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  • D.L. Williams

Thoughts on American Chivalry


I received one of the greatest compliments of my life a couple of weeks ago when my daughter-in-law said, “Your son is the most gentlemanly man I’ve ever met. He is chivalrous.” She could’ve said things like “most handsome,” “smartest,” “best guitar player,” which would’ve made me smile, but she said “chivalrous.” I literally couldn’t be more proud.

The idea for an American society was that we wouldn’t have impenetrable classes. Thus, every citizen was expected to behave as if he (or she when we finally got around to it) was as entitled to opportunity as the next person. Chivalry, therefore, wasn’t reserved for the elite. It was an attitude, as well as a defined set of manners and etiquette, we were taught from childhood. It is why we say “ma’am” to every female from toddlers to centenarians. It is why we say “sir” to the men who ferry our garbage or clean school bathrooms, just as we would to our employers or corporate CEO’s. We value chivalry because it incorporates core values such as integrity, courage, honor, honesty, and an ever-readiness to stand up for the weak. These are the principles of pioneers and peace-keepers, adventurers and patriots.

As you can imagine, my circle of friends is diverse. I have my paramedic and cop friends, my writer friends, my filmmaker friends, and my education friends. You may also guess that their opinions, especially those related to current politics are not always aligned. Which is to say, I have witnessed all sides.

I’ve historically refused to “talk politics” online because there are few ways I can imagine where my time could be wasted faster than trying to “educate” someone who embraces an opinion I don’t share. That said, there is nothing overtly political about calling for a return to chivalric values. I’m not so naïve as to believe someone out there won’t try to make it political. Don’t even try to engage me thusly; I’ll only ignore you. What I will say is that some of my friends from both sides of the aisle have taken a markedly bad turn when it comes to the values and manners they were raised to cherish. Deriding people—especially women—who have been thrust into public view or are in a position of authority, simply because they don’t agree with you is the antithesis of how we were raised.

I’m talking about sharing doctored videos of elected officials which make them appear intoxicated, calling political opponents “evil,” hurling invectives such as whore and slut, or calling store managers “Nazis” because they’ve pointed out their company’s policy of wearing a damn mask. These acts are puny and pathetic, and completely counter to true American values. Knock it off.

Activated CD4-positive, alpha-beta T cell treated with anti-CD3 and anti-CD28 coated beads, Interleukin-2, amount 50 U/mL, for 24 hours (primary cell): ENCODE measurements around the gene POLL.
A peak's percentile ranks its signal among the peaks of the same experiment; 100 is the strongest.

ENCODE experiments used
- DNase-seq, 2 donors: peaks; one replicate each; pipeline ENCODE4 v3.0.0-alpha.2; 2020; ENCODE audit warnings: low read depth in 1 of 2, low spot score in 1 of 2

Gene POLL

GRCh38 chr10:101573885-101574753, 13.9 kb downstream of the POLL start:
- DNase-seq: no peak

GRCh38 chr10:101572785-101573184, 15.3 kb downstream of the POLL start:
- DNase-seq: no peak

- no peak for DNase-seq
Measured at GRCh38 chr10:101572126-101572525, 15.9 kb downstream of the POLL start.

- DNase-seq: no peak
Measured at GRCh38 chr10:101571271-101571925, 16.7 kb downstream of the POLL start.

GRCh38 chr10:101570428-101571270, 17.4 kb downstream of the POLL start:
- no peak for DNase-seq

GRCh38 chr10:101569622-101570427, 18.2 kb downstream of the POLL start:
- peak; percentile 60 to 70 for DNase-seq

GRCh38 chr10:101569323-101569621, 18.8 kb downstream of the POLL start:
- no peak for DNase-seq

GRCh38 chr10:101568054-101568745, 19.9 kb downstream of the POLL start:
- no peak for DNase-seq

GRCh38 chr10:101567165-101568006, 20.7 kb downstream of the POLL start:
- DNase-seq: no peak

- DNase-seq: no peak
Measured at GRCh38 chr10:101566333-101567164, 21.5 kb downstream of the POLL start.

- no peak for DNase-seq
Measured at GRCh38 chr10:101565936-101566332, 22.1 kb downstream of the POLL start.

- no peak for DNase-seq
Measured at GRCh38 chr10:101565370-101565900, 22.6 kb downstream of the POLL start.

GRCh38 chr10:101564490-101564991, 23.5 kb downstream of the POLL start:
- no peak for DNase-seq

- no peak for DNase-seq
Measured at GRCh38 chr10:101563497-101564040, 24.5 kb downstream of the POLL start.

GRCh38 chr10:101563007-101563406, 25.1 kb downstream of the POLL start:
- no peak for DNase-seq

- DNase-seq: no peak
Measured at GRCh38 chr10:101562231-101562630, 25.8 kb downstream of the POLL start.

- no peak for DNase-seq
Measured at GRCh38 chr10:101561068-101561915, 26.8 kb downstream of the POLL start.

I’m going to touch the third rail for a moment and talk about the Confederate flag and monuments to Confederate leaders. Just about everyone I know is up in arms about the idea of either removing or revering such symbols. Good. That is a discussion long overdue. One of the ongoing arguments in favor of keeping them in public view is that such symbols are an homage to Southern heritage. Here’s the thing: Southerners have forever embraced chivalry as the most cherished aspect of their heritage, which means bellowing about the lowering of a flag while simultaneously cursing and dehumanizing those whose opinions don’t match your own softens that argument into a hypocritical mush.

Some will say they have the right to viciously attack elected officials or politically-motivated celebrities online. They are correct. They do have that right, but let’s not pretend that rights and doing what is right are always one and the same. I used to encounter a man who protested our government by laying an American flag on the ground and wiping his feet on the stars and stripes. People would crowd about him, incensed to the point of near-violence. At another point in my career I was assigned to protect Ku Klux Klan members spewing their vomit-speech on the steps of the capital building in Austin. My job as a public-safety officer was to defend the rights of such extremists, even as I despised their beliefs.

So, if you feel somehow compelled to express your First Amendment rights by using profanity, insults and lies, have at it. Just don’t confuse your right to do so as permission to defecate on the values of honor, courage, and kindness—the chivalric code you’ve been taught all your life. Do so at the peril of becoming less than your family, your children and, yes, your heritage expects of you. Your call.

So, here’s what’s going to happen. We are all going to cut out the social media posts calling those with a different opinion vile names a middle-schooler would use. We are going to do our own research before we share a post to make sure it is truthful. We’re going to knock off the “I know my rights” hysterics and simply do what is right. We’re going to listen before we react, consider differing viewpoints, honestly and calmly express our own opinion when it is appropriate, and in general (at the risk of sounding antiquated) act like ladies and gentlemen. Make me proud.

Hug your family for me. D.L.


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